Nestled below Edinburgh Castle, the Grassmarket epitomises Edinburgh’s fairytale charm. Locals and tourists alike flock to this charming part of the city for its pubs, restaurants and shops, or simply to take in the view.
A UNESCO World Heritage Site, this historic part of Edinburgh’s Old Town is one of the most visited areas in the city. To help you make the most of your visit, here’s our local guide to the Grassmarket:
Formed in the mid 15th Century, the Grassmarket was home to bustling weekly cattle and horse markets until the early 20th Century. The animals would graze nearby while awaiting their sale, and thus the nickname ‘Grassmarket’ was born.
Beginning in the 17th Century, the city authorities also used the eastern part of the market for public executions. The unexpected survival of a couple lucky criminals, including fish hawker Maggie Dickson, has inevitably contributed to much of Edinburgh’s spooky folklore. You can follow in the footsteps of the condemned at some of the Grassmarket’s aptly-named pubs, including The Last Drop, where those about to face the gallows were allowed one last drink.
Greyfriars Bobby – This loyal Skye Terrier spent an impressive 14 years guarding his owner’s grave in the late 1800s. Famous in his own time, the pooch (or at least his commemorative statue) is still a major tourist attraction today. The bronze version of Bobby sits at the top of Candlemaker Row, just outside the entrance to Greyfriars Kirkyard.
Medieval Gallows – The area where the Grassmarket’s public executions took place is still marked today. Find the site of the gallows, marked in stone near the bottom of Victoria Street, and put yourself in the shoes of criminals past.
The Cadies and Witchery Tours – For something even spookier, try this chilling ghost tour. Led by the ‘ghost’ of highwayman Adam Lyal, executed in Edinburgh in 1811, this tour takes you through Edinburgh’s gruesome past. The tour’s headquarters are located just off the Grassmarket on West Bow.
Bomb Site – Outside the popular White Hart Inn you’ll find a small stone monument marking the location where a Zeppelin Airship L14 dropped a bomb on the city. The World War One air raid occurred on the 2nd of April 1916 and is an often overlooked part of the Grassmarket’s history.
Walking the many hills of Scotland’s capital never fails to work up an appetite, so you’ll want to find somewhere cosy to refuel. The Grassmarket’s many gastropubs and restaurants are the perfect place to go to fill the void.
You can choose from Italian, French or traditional Scottish cuisine and take your pick of cosy pub grub or fine dining. Just off the Grassmarket on Victoria Street, Maison Bleue is a local favourite.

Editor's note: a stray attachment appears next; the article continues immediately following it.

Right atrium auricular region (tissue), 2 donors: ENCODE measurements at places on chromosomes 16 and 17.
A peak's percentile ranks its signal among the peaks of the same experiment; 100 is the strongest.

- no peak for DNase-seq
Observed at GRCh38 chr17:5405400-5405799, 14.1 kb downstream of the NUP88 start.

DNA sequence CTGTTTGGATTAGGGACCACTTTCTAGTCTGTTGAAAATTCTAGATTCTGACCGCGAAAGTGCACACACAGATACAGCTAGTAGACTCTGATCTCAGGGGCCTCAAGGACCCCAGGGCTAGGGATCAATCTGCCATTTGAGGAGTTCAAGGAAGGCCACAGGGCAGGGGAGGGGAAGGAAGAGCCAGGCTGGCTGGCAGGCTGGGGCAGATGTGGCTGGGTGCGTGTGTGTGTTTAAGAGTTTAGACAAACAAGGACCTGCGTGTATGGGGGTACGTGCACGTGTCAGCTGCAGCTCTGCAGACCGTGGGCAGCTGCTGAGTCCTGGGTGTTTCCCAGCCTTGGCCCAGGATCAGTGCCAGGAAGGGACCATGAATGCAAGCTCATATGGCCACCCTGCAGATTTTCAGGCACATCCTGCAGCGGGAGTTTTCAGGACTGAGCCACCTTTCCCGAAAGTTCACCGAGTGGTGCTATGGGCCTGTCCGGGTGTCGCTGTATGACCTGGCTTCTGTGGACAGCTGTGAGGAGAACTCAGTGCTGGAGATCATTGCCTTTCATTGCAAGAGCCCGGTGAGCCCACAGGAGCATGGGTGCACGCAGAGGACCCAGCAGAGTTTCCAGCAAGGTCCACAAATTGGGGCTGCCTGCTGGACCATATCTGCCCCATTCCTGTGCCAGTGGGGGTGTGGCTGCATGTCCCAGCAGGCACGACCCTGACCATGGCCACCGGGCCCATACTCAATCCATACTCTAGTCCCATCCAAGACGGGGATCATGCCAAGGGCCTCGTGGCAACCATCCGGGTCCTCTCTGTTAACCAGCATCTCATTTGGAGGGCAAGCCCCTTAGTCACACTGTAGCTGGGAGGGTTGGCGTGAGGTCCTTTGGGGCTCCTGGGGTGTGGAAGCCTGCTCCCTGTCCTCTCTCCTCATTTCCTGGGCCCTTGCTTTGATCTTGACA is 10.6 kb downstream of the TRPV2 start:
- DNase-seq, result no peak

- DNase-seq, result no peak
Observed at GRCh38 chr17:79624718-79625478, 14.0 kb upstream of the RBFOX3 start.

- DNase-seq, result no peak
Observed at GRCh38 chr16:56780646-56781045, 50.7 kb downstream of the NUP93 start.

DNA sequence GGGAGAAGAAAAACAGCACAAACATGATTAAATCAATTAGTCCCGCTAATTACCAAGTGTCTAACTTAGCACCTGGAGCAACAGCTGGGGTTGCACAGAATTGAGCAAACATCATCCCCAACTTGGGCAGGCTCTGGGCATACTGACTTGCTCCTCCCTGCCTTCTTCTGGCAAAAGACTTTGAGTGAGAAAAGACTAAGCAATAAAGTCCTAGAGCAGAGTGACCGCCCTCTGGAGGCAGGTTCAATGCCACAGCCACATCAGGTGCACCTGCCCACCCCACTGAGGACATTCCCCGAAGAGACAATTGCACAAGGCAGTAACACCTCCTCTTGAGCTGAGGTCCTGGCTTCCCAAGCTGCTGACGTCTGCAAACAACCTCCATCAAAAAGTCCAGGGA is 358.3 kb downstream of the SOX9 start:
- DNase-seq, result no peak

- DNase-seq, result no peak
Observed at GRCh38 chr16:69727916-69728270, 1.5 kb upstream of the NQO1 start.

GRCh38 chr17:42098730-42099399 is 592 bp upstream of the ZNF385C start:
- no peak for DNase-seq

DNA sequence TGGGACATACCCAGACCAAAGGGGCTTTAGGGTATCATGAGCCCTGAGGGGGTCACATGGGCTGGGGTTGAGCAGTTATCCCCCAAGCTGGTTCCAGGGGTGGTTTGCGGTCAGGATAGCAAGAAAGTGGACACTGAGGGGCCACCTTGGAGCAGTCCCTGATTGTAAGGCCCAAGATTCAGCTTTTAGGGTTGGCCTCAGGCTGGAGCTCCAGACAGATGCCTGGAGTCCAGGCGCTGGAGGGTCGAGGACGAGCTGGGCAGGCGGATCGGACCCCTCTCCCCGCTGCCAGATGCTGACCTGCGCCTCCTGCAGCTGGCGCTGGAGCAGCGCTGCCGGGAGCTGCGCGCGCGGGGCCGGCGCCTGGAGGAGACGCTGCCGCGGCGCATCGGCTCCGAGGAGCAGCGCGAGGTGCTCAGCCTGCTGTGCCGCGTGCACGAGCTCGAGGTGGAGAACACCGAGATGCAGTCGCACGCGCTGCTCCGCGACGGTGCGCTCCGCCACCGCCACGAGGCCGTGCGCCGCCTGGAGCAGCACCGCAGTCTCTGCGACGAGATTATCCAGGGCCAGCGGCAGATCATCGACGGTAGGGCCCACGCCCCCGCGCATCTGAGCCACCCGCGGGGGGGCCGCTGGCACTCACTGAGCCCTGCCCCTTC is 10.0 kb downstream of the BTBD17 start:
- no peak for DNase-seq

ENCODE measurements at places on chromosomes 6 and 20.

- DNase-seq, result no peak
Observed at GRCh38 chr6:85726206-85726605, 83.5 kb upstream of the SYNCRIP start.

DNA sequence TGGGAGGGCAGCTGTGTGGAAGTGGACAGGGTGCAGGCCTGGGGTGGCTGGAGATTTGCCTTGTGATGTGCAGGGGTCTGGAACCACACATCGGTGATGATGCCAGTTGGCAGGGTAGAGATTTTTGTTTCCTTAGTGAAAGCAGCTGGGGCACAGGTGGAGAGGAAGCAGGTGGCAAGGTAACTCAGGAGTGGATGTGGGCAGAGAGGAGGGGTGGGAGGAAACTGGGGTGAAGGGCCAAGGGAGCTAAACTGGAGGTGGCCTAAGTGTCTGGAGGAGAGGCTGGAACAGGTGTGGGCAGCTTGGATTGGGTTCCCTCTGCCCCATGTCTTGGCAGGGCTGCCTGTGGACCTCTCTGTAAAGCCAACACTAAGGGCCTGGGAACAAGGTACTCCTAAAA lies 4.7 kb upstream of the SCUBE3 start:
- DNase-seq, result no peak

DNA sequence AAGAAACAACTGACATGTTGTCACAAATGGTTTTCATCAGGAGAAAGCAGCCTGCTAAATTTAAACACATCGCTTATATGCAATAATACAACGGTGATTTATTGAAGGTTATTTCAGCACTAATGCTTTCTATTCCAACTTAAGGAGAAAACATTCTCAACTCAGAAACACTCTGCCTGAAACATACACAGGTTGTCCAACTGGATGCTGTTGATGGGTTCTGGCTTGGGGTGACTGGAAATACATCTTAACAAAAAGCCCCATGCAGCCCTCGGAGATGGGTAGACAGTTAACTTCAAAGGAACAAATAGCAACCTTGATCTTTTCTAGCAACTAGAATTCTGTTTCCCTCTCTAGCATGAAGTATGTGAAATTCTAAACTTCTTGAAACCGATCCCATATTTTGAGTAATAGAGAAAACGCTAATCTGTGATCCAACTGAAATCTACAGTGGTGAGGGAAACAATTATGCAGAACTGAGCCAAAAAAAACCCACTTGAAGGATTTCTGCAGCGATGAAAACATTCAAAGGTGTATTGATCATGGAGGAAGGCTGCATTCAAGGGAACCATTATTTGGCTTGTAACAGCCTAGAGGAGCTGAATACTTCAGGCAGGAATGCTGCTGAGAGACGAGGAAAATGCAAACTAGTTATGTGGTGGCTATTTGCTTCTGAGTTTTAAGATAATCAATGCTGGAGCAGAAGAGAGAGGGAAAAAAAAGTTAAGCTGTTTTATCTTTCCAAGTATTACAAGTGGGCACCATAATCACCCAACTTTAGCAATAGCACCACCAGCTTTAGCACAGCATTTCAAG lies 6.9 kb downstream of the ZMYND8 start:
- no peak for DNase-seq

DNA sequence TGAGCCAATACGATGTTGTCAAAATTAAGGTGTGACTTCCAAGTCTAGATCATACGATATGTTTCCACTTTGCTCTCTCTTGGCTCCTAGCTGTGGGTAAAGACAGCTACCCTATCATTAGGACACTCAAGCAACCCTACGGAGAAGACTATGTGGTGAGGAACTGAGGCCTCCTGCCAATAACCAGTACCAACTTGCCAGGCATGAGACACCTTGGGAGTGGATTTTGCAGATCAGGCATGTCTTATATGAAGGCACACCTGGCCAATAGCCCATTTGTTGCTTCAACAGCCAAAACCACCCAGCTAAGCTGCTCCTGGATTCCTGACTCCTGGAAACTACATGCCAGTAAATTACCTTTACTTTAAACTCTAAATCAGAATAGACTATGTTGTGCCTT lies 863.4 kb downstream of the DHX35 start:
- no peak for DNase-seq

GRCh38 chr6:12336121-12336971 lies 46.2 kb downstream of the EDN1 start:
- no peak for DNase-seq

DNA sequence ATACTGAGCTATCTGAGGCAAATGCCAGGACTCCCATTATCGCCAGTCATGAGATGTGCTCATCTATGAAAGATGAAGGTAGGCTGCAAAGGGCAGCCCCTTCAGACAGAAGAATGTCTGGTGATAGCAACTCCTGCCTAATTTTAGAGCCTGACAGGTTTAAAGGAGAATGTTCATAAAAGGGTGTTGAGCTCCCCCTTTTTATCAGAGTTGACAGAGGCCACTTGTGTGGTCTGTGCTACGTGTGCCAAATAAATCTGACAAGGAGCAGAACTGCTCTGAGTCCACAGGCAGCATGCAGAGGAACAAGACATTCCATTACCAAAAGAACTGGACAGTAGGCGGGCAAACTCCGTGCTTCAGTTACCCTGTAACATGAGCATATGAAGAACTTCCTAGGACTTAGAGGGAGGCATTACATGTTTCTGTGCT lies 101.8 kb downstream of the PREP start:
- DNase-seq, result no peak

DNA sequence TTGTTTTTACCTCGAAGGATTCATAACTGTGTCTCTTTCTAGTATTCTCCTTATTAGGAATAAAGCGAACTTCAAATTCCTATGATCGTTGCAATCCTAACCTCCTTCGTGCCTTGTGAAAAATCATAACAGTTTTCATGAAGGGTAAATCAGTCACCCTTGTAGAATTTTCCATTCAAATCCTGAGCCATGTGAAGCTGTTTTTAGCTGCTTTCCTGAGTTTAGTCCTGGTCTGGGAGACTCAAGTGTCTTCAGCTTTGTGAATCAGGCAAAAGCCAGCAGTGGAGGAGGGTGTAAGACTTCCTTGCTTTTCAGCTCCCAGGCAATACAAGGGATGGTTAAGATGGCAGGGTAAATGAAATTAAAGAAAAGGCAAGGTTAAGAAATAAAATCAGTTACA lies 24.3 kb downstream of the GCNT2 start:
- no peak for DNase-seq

For an extra succulent lunch, go for a pork sandwich from Oink (and be sure to admire what’s in the window).
The Last Drop – Located next to where the public gallows once stood, this appropriately named pub is an ideal place to meet up with friends for a cosy, candle-lit pint.
Under the Stairs – This hidden, basement pub is one of the Grassmarket’s hippest drinking establishments. For a taste of London-like coolness, without the pretension, it’s a fantastic place to start your night.
Dropkick Murphys – One of Edinburgh’s only late-night (open until 3am) options that isn’t a ‘club’, Dropkick Murphys has everything you’ve come to expect from a great Irish pub – live music, dancing, lively crowds – but in an extra spectacular, cave-like setting.
The Grassmarket is ideal for shoppers who seek out unique items that you ‘just can’t get anywhere else’. If you want to live and look like a local, be sure to step into Walker Slater, the stylish Scottish tweed specialists. Or, if you’re on a mission to bag a bargain, W. Armstrong & Sons is another well-known Edinburgh institution and one of the city’s best vintage clothing shops.
For the freshest local goods, including organic vegetables, fresh fish and artisan breads, weave your way through the stalls of the Grassmarket’s weekly farmers’ market, held every Saturday from 10am-5pm.
This large, luxury studio apartment is right in the heart of the city, with Edinburgh Castle, the Royal Mile and the National Museum just a few minutes’ walk away. It’s exquisitely decorated throughout and boasts a Super king size bed with no less than 400 thread count Egyptian cotton sheets.
Making use of the comfy double sofa bed allows four adults to sleep comfortably in this gorgeous home away from home.
This ground floor apartment is actually a converted stable, giving it unique, local character. It comfortably sleeps four and is fitted with plenty of subtle luxuries, including a Super king size bed and under-floor heating in the bathroom.
The charming apartment sits at the base of Edinburgh Castle and is just around the corner from a number of superb restaurants, including Thai Orchid on Johnston Terrace and Maison Bleue on Victoria Street.